Big data technology has already proven itself in scientific fields. It’s been used to map genomes, find planets orbiting other stars, and make predictions about elections. The art of marketing also benefits from a more rigorous approach when creative content is combined with big data science. Here’s how marketing automation software is changing data marketing in surprising ways.
Recognizing Promising Leads
If your website gets 10,000 visitors in a week, can you reliably pick the 10 percent of them that are your most likely future customers? How about sorting the ones who are sales-ready from leads who still need some input before making a buying decision? It’s difficult for a human observer to spot small behavioral and contextual cues that signify interest, and it’s even tougher to scan that much information personally. Automated systems effortlessly compile information about each prospect’s time on site, correlate that with other behavioral data from other channels, and score leads to show you where your efforts are best spent.
Finding New Markets
When you have a good understanding of your current audience segments, you’re aware of emerging markets as soon as they appear. Without an analytical approach that tells you about your current audience and delineates some traffic as distinct from that audience, you could miss an outstanding opportunity to move into a new market space. Here’s a real-world example: Let’s say you sell refrigerated cases and equipment to retail locations. Your usual customers are supermarkets, bakeries, and delis, but your analytics show members of another industry visiting your site – florists. Retail florists also need refrigeration to keep their stock fresh, but you might not have recognized this audience right away if your marketing automation system hadn’t spotted them by noting their different demographic profiles.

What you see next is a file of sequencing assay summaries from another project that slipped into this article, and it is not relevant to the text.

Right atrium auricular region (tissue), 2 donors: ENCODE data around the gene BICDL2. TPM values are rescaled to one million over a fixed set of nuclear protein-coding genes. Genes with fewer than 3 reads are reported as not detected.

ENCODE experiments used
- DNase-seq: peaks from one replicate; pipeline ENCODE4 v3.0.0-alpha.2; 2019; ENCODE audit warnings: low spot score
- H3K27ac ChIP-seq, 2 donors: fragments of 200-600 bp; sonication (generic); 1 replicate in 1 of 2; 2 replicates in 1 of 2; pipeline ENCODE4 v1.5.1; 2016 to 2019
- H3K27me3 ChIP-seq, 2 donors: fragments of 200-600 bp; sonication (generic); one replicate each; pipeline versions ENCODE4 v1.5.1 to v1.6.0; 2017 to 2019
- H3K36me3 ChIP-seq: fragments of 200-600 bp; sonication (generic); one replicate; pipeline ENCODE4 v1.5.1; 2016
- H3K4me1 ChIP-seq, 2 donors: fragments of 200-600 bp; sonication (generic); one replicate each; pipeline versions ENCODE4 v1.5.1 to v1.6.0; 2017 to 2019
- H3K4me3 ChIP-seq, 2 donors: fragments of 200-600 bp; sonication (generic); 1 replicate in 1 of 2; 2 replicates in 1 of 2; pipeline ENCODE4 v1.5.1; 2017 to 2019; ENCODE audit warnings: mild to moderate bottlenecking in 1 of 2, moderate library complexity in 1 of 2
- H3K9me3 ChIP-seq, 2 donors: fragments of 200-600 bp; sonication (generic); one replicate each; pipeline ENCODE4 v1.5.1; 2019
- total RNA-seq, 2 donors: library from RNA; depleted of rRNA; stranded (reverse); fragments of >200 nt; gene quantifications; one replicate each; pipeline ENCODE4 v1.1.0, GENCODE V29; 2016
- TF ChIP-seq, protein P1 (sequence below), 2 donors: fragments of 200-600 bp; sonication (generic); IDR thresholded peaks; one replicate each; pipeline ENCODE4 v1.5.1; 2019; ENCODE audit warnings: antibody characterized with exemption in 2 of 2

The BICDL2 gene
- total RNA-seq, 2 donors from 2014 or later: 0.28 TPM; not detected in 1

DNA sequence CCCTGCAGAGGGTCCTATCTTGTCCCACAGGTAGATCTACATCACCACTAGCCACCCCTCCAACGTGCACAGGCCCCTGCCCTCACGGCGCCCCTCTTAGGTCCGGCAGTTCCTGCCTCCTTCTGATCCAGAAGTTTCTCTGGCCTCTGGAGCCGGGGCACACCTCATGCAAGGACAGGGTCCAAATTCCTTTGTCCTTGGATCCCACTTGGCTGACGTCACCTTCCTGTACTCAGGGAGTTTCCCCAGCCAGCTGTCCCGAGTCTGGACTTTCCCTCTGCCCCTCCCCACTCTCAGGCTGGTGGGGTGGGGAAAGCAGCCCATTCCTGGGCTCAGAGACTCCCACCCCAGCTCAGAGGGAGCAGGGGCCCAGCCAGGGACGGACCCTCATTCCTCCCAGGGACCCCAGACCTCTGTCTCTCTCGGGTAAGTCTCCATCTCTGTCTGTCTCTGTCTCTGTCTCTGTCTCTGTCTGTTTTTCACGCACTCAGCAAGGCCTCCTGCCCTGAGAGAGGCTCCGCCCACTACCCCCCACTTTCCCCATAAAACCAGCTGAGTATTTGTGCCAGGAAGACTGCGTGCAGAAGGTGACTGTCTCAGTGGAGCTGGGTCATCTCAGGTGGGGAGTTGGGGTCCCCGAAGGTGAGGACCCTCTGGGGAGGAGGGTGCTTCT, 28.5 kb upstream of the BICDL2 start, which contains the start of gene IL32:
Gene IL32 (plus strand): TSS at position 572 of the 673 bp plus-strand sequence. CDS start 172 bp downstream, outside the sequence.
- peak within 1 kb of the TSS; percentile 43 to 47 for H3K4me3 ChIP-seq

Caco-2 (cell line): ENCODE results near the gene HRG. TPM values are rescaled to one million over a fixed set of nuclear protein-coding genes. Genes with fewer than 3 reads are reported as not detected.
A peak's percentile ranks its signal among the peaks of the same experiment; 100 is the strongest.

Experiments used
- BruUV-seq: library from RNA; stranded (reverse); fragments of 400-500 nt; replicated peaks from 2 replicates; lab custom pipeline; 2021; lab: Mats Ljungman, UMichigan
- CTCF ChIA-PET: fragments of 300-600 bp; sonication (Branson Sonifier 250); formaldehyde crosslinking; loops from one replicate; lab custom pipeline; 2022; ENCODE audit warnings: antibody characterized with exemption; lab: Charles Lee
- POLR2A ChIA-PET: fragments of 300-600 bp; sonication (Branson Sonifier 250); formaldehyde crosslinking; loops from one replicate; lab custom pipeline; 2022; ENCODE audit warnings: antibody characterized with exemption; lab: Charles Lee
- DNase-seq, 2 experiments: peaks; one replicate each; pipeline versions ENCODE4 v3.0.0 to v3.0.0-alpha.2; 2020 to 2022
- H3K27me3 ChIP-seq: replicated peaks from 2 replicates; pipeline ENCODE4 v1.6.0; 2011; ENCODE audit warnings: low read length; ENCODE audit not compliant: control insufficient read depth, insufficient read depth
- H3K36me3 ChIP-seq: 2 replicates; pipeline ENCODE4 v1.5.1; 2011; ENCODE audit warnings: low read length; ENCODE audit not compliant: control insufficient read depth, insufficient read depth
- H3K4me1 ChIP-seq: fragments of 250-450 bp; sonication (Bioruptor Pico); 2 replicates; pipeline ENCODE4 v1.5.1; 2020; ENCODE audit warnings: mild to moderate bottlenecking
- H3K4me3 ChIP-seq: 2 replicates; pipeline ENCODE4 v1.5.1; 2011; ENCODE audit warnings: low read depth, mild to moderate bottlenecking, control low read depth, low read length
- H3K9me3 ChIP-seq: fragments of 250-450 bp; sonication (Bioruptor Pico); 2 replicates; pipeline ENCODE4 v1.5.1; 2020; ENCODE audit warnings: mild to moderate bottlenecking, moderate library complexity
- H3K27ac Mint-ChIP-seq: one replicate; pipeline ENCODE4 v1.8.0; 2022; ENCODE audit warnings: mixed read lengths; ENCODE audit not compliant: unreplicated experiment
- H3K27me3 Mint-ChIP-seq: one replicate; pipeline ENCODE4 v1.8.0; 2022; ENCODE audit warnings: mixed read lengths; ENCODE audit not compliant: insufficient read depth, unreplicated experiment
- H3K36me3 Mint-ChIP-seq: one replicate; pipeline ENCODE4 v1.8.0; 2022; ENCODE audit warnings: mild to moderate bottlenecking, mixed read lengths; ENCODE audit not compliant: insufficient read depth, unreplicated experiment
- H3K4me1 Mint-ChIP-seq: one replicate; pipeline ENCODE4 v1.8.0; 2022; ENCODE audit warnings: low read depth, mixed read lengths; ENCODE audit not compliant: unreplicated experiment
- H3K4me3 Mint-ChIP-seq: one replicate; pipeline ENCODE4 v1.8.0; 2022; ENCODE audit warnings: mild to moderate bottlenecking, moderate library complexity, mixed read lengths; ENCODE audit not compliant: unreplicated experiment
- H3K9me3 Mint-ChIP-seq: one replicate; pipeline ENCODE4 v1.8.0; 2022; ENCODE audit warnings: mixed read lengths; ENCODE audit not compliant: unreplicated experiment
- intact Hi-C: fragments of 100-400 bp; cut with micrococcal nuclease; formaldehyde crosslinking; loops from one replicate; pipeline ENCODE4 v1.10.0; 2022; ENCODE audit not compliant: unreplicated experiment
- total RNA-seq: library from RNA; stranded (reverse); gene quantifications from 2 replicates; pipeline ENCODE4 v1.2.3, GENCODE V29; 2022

Meeting Leads’ Needs
When you know more about your audience, you’re able to provide solutions to their specific problems. Big data technology collects huge volumes of information about your prospects and lets you see where their interests lie based on behavioral data. You can then address their needs directly instead of taking a scattershot approach and hoping some of your content hits the mark with potential buyers. You’ll see big data in action when you go to a major online retailer such as Amazon and find a list of suggestions based on your past browsing history or when you visit a search engine and allow the predictive text filler to auto-complete your query.
Demographic and firmographic data tell you who your audience is, but they’re notoriously vague about where individual members of that audience are in their buying process. Learning that takes much more information, including behavioral and contextual details that more sophisticated data science can give you. Tracking over time puts behaviors into context so you know when visitors are sending strong buying signals and when they’re comparison-shopping. You get data not only about their time on site, but also what they did there, where they came from, and where they’re headed.
Data science is complex; dashboard analytics don’t have to be. With marketing automation, the huge volumes of data the system takes in can be distilled into a few elegantly simple reports that show you what you need to know at a glance.
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